Oxford scraps postgrad financial guarantee policy

University rethinks stance after claim that the demand discriminated against poor students

September 12, 2013

The University of Oxford has changed its postgraduate admissions policy so that students no longer have to prove that they can cover a recommended level of fees and living costs for the duration of their courses.

The change comes in the wake of the settlement earlier this year of legal proceedings brought against St Hugh’s College, Oxford by Damien Shannon, an MSc applicant.

Mr Shannon claimed that the financial guarantee policy discriminated against poorer students and argued that he had enough money to cover the course fees, but not the living costs demanded by the college authorities. He said he could live on less than the £12,900 that the guarantee required.

Mr Shannon has since been offered a place at St Hugh’s.

Under the new system, students must provide evidence that they have sufficient funding to cover fees for the first year of their courses, but need only give an “assurance” that they are able and willing to meet fees and living costs for the duration of their study.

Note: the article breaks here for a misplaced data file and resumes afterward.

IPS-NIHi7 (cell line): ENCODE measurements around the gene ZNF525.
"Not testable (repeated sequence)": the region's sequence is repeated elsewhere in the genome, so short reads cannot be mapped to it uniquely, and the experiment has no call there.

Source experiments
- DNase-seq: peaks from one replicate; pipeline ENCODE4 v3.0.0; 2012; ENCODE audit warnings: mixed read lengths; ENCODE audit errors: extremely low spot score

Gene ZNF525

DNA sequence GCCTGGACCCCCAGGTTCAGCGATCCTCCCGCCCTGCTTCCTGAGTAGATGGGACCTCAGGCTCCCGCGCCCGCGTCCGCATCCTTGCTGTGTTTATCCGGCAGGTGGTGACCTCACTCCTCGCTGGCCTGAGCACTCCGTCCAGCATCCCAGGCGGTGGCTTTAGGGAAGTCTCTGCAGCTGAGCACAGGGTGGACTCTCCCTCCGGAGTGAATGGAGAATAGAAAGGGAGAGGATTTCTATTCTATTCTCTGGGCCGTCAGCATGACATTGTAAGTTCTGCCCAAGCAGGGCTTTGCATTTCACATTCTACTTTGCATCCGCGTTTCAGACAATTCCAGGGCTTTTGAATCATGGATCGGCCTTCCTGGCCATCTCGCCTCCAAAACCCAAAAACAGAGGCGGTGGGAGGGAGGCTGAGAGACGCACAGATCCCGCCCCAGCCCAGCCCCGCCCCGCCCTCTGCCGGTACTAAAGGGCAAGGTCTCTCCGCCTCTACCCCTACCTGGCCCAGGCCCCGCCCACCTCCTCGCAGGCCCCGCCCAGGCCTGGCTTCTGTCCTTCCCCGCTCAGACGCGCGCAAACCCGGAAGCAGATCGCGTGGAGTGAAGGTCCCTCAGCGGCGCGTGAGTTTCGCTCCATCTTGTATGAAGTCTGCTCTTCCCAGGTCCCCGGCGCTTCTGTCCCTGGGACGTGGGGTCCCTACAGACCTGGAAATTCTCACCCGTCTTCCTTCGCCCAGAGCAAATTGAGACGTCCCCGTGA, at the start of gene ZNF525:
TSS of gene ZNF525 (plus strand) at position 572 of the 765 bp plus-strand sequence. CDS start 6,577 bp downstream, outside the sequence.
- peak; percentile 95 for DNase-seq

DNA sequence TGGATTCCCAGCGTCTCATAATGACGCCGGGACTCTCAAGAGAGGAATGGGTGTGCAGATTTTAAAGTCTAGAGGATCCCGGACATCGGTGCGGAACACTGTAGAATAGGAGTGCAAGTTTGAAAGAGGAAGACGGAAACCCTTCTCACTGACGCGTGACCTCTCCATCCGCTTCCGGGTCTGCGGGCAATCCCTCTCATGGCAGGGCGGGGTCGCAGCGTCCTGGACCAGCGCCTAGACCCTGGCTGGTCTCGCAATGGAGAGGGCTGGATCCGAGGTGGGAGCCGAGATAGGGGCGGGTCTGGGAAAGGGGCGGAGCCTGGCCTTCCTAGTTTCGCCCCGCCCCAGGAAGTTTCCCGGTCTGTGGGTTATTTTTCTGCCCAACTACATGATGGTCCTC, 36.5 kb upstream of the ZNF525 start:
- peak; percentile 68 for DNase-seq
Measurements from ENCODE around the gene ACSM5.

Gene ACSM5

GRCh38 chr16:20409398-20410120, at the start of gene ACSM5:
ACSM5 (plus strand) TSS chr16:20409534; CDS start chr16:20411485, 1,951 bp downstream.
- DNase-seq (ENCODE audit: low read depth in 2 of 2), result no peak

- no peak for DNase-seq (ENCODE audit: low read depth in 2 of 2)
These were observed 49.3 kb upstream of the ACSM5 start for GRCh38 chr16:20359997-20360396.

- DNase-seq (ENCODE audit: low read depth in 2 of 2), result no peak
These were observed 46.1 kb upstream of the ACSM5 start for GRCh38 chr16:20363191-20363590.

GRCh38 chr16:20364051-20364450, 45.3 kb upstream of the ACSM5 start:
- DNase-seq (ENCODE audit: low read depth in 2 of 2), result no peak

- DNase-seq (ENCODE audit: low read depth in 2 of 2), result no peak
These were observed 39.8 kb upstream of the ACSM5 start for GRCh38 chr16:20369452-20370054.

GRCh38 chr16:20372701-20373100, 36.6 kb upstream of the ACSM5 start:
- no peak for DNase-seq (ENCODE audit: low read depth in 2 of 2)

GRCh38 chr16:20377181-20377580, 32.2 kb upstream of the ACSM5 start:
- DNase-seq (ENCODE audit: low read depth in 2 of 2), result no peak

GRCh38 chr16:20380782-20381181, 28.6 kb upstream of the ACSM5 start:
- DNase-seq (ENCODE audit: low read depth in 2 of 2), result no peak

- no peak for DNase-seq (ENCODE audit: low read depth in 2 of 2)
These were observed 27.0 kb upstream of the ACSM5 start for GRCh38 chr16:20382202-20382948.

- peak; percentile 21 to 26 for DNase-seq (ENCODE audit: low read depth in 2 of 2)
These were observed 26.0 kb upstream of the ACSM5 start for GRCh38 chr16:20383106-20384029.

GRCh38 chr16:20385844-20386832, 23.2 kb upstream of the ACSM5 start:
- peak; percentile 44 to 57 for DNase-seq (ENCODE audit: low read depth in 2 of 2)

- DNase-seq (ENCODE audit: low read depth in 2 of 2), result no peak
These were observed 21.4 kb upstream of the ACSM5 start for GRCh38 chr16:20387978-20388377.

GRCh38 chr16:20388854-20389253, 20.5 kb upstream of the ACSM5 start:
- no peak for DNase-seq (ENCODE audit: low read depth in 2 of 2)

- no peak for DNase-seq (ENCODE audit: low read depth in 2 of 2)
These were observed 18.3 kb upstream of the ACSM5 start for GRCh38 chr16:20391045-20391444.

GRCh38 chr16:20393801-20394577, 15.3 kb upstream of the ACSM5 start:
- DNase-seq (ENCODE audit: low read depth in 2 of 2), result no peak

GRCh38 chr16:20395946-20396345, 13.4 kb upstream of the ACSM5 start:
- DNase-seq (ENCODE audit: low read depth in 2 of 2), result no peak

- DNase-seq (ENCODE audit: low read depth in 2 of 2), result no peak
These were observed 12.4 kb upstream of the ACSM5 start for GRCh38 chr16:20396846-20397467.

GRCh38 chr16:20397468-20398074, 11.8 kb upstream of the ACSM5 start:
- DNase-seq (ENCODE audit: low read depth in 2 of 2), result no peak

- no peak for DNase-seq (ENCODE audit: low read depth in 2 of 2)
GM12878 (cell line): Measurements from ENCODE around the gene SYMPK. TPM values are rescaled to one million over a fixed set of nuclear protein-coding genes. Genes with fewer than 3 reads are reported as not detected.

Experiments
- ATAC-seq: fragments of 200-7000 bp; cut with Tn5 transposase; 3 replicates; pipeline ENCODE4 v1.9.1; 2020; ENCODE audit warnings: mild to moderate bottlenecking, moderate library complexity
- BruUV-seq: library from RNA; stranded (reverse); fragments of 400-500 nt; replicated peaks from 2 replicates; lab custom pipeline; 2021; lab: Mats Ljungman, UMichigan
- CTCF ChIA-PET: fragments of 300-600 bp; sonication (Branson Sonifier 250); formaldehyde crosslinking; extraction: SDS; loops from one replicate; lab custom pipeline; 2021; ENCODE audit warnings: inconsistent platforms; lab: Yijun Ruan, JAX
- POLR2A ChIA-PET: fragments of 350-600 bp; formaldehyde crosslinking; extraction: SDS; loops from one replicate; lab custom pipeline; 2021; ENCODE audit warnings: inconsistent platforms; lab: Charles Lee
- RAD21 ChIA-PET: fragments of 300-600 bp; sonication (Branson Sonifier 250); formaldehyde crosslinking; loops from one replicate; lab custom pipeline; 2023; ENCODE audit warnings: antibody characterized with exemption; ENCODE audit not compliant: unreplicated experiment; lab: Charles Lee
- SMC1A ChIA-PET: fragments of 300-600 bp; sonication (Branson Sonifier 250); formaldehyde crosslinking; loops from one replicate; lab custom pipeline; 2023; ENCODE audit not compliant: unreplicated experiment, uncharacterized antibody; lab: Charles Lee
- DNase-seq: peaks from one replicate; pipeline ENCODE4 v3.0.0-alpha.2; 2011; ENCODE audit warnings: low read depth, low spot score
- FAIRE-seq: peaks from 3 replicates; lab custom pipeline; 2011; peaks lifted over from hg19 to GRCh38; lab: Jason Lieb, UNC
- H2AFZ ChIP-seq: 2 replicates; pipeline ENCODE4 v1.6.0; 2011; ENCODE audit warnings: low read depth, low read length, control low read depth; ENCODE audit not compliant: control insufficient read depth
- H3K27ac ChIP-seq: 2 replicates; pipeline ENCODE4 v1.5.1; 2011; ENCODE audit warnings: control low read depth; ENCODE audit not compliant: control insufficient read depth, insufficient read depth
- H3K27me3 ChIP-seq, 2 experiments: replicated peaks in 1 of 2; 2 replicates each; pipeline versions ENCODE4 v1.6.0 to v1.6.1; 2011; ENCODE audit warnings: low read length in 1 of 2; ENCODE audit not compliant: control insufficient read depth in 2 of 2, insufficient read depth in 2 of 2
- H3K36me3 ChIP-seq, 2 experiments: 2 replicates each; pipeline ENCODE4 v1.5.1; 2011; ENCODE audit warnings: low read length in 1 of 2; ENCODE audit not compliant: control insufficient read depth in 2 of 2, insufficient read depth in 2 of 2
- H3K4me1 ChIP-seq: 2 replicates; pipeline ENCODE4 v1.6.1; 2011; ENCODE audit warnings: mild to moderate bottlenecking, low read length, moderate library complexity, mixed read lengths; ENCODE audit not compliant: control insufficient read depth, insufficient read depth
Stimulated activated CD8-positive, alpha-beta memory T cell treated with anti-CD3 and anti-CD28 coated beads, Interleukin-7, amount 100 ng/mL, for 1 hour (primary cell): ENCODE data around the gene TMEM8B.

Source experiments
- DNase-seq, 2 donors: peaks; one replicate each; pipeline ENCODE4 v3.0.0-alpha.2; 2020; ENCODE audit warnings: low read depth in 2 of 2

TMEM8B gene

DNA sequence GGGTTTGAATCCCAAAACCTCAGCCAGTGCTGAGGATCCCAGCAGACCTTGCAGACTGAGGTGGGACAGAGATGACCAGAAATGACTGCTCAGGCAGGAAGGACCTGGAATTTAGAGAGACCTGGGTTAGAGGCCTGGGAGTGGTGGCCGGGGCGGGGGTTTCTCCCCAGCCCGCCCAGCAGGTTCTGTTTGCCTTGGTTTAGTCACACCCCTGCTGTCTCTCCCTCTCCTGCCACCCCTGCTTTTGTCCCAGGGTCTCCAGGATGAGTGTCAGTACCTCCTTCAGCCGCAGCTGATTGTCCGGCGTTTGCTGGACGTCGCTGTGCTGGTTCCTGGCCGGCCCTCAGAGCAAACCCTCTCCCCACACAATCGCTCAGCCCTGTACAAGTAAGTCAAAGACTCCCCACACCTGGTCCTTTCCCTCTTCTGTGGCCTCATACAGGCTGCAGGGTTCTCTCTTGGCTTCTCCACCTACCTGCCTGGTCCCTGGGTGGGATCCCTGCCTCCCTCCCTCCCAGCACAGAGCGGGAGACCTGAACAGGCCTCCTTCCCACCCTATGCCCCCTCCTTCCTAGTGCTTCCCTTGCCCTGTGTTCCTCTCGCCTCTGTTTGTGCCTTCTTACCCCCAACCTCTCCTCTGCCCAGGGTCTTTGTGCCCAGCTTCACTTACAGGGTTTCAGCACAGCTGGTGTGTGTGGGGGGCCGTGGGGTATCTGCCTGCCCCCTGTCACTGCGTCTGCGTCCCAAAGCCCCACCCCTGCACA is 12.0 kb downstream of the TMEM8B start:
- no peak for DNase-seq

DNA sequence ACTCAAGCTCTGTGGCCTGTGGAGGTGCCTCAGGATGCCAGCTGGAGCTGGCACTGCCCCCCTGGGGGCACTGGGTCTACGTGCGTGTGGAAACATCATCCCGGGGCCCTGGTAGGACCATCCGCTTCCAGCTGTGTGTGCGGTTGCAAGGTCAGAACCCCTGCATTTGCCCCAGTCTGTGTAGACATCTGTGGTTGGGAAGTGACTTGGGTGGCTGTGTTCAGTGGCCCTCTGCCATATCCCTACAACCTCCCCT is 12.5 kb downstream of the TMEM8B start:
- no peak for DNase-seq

The university is drafting its estimate of likely living costs for 2014-15, which it plans to publish next month.

Mr Shannon’s case had been championed by Hazel Blears, Labour MP for Salford and Eccles, where he is a constituent. She said the changes would benefit not only him but also “thousands of students” who would otherwise have struggled to prove they had access to the funding Oxford used to demand.

The policy had not only discriminated against students on the basis of background and wealth, but even when they “were willing to show initiative and get a part-time job to help ensure they had the money, Oxford refused to take account of these earnings”, she added.

A spokesman for the university said the new financial declaration aimed to ensure that students were fully aware of the expected fees and living costs associated with graduate study at Oxford, and would “still help to prevent students dropping out during their courses, which is in the interest of both the welfare of individual students and of the institution”.

elizabeth.gibney@tsleducation.com

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